“The right tool for the job.” It’s a phrase that is hard to truly appreciate until you have found yourself banging you head against a wall after hours of trying to make something work with the wrong tool without success. I recently had the pleasure of being able to say this phrase about a little black box known as the PowerBRICK. But first, let’s start with the problem it solved.
I recently began a little project to create a contraption that could measure and log voltage data from an operating robot platform for later examination. The board I am choosing to work with for this has analog pins that are only tolerant of signals up to 1.8V, which is an obvious problem if I want to measure pretty much anything on a robot. So to solve this, I decided to incorporate some voltage divider circuits to allow specific higher voltage ranges to be measured, while still only presenting the pin with voltages around 1.8V. After some brief white board number crunching with resistor values, I came up with various sets of components that would provide me a viable solution. What works on paper does not always work in practice, so I needed a way to easily test my circuits with real voltage values to validate my calculations.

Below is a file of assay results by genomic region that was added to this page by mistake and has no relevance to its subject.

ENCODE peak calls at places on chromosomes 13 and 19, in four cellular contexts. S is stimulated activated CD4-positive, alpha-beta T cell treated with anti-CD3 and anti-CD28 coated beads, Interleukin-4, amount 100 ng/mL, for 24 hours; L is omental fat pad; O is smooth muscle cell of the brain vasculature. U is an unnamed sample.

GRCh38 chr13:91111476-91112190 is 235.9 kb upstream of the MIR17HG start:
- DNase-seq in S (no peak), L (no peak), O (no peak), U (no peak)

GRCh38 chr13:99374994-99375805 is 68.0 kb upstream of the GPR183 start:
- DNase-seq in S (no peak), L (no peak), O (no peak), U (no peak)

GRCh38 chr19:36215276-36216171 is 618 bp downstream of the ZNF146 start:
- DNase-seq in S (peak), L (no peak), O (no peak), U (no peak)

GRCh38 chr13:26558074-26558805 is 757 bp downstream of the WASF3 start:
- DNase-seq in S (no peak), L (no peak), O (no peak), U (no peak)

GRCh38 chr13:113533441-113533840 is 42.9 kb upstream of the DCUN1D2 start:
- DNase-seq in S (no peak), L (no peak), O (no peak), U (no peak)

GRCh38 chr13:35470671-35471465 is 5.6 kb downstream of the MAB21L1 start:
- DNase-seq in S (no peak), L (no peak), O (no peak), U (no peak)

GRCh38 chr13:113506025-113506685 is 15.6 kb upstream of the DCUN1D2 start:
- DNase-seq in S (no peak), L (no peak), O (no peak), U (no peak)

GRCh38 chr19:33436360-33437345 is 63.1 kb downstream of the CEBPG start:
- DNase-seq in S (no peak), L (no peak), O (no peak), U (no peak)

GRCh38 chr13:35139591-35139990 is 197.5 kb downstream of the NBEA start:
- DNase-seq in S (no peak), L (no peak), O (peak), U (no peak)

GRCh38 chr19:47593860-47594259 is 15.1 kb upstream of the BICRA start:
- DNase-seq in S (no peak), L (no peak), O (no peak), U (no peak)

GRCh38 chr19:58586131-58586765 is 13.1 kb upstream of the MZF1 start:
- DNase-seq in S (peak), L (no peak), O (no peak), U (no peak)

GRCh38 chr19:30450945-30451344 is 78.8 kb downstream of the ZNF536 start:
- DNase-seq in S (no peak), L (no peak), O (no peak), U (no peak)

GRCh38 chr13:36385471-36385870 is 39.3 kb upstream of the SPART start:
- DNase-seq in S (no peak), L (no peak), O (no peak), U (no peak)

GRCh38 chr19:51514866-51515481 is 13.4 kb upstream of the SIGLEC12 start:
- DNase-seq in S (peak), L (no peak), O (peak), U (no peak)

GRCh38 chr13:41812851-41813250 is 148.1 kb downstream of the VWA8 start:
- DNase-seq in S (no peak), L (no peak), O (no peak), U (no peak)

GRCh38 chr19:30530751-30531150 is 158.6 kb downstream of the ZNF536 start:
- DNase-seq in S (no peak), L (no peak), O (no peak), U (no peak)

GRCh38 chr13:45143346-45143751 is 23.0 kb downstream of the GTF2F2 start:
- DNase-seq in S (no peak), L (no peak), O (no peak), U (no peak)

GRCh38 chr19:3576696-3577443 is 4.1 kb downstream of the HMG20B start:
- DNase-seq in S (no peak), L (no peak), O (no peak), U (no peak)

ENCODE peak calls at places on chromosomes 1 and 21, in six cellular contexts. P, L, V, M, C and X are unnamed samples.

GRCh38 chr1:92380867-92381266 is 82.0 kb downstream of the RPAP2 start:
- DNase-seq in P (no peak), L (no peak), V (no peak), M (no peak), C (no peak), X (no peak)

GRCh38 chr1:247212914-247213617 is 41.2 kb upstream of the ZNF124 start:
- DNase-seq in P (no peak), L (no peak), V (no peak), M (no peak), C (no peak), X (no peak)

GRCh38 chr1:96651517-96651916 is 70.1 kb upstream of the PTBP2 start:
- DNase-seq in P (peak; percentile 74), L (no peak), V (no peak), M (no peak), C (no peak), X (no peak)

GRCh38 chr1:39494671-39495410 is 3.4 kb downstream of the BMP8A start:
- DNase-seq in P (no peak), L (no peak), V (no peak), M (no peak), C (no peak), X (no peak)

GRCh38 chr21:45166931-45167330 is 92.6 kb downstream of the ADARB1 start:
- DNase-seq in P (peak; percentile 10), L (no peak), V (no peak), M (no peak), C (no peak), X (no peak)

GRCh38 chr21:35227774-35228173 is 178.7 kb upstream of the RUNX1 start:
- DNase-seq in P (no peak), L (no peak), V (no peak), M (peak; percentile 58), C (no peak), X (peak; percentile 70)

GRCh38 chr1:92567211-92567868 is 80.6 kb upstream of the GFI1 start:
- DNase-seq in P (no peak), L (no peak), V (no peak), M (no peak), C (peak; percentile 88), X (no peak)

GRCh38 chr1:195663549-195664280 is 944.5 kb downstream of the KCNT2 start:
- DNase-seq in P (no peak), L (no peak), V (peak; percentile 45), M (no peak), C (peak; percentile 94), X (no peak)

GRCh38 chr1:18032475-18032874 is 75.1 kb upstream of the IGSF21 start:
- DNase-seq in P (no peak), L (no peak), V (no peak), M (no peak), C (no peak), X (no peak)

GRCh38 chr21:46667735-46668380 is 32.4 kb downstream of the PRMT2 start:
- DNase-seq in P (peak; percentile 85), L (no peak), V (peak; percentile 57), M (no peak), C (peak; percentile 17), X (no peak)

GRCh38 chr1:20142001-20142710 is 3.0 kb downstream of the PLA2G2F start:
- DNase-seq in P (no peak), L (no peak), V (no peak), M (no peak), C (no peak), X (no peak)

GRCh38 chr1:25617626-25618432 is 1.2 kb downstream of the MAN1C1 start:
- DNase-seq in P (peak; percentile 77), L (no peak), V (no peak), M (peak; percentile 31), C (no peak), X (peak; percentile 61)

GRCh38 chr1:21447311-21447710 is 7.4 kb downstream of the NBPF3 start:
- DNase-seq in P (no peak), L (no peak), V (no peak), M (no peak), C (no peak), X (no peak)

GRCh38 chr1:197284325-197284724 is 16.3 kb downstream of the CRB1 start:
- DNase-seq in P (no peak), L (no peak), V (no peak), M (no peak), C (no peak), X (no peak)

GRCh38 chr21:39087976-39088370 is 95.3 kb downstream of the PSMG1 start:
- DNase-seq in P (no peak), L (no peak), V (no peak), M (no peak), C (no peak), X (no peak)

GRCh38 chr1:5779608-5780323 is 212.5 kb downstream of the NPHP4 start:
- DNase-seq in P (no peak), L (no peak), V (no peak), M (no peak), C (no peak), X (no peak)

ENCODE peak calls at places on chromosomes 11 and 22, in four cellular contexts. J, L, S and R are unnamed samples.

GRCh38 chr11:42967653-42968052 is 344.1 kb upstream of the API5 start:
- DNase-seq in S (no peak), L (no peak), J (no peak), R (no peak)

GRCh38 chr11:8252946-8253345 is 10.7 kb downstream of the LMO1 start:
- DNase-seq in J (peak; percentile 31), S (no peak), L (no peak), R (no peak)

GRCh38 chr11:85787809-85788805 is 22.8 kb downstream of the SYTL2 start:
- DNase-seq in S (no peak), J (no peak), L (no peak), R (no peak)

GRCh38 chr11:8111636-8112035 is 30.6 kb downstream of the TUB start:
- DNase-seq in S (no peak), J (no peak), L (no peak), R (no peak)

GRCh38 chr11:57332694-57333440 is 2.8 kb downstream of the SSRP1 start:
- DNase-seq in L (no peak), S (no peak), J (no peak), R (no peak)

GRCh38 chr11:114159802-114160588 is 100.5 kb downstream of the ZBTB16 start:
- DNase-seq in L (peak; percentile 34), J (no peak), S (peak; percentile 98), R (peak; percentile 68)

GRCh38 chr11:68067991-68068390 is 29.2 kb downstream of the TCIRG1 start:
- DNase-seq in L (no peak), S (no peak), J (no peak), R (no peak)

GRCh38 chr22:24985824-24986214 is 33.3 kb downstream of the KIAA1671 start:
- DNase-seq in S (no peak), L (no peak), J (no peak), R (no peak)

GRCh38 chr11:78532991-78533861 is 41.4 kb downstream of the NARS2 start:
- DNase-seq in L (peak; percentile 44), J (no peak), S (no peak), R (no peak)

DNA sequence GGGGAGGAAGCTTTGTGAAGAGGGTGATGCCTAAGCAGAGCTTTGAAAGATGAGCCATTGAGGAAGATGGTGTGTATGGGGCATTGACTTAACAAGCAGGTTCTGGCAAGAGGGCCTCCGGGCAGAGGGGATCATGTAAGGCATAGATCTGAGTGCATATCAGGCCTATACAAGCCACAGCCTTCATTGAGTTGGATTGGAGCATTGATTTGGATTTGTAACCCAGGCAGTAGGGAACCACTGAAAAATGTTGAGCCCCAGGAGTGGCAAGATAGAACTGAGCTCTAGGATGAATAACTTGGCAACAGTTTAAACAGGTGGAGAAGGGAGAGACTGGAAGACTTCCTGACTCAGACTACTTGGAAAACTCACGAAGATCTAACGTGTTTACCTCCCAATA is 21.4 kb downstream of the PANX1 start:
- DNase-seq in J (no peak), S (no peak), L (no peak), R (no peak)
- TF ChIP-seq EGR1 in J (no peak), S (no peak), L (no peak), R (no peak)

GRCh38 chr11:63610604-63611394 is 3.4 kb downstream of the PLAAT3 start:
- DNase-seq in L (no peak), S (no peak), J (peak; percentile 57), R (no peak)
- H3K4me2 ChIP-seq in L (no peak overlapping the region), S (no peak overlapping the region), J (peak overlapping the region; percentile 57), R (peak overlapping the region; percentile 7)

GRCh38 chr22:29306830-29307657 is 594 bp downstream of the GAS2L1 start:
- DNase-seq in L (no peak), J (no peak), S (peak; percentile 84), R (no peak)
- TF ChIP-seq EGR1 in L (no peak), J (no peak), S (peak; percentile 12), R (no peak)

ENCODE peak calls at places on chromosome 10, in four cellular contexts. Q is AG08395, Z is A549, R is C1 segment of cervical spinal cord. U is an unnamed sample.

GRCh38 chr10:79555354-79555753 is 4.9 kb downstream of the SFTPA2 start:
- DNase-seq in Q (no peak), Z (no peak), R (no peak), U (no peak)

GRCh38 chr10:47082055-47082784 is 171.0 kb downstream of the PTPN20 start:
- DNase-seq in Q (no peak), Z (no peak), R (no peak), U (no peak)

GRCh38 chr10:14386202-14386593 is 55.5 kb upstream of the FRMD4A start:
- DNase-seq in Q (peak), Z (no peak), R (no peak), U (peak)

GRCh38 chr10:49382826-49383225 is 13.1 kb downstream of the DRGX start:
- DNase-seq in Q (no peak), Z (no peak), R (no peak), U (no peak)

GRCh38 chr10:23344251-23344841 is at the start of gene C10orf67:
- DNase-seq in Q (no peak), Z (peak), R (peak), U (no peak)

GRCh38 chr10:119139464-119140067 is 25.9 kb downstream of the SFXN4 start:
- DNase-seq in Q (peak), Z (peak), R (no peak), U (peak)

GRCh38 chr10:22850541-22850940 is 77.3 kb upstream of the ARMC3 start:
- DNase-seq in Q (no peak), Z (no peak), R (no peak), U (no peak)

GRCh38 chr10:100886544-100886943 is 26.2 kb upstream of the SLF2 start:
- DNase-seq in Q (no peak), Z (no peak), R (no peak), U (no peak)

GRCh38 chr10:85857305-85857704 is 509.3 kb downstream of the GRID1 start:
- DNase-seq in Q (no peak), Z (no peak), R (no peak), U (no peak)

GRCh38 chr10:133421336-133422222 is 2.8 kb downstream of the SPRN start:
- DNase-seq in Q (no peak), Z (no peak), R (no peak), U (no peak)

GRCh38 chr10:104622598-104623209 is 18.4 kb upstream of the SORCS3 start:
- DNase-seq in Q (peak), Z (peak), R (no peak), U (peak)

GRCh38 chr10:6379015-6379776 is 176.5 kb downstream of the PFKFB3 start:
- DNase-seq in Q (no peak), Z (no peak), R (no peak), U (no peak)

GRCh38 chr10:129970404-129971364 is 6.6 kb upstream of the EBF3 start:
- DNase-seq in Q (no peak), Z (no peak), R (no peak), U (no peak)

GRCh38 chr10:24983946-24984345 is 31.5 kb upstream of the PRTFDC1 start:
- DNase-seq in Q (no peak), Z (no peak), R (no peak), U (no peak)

I intended for this device to monitor various voltage levels on an FPGA board with motors, so I would need to be able to take measurements at 3.3V, 5V, and 12V simultaneously. The PowerBRICKS provided me with a perfect way of testing the functionality of my circuit in reading these three voltage levels at the same time. So instead of digging around for pieces that would allow me to hack together various power supplies to my resistor sets, I was able to power everything easily from the USB port on my laptop. This validation step is critical for anyone trying to incorporate analog circuits with a microcontroller or FPGA board to make sure you won’t fry anything. This also allows you a means of determining the accuracy of your voltage calculations after data collection, since you can measure the outputs of each brick easily here with a digital multimeter.
And now I can continue with my project, with some data to give confidence that I will (hopefully) not fry my board. So if you find yourself in a position where you need to combine some analog bits with the digital bits of your project, I hope you recall that while steps of design, validation, and testing can be tedious, it can be made quicker and easier when you have the right tool for the job.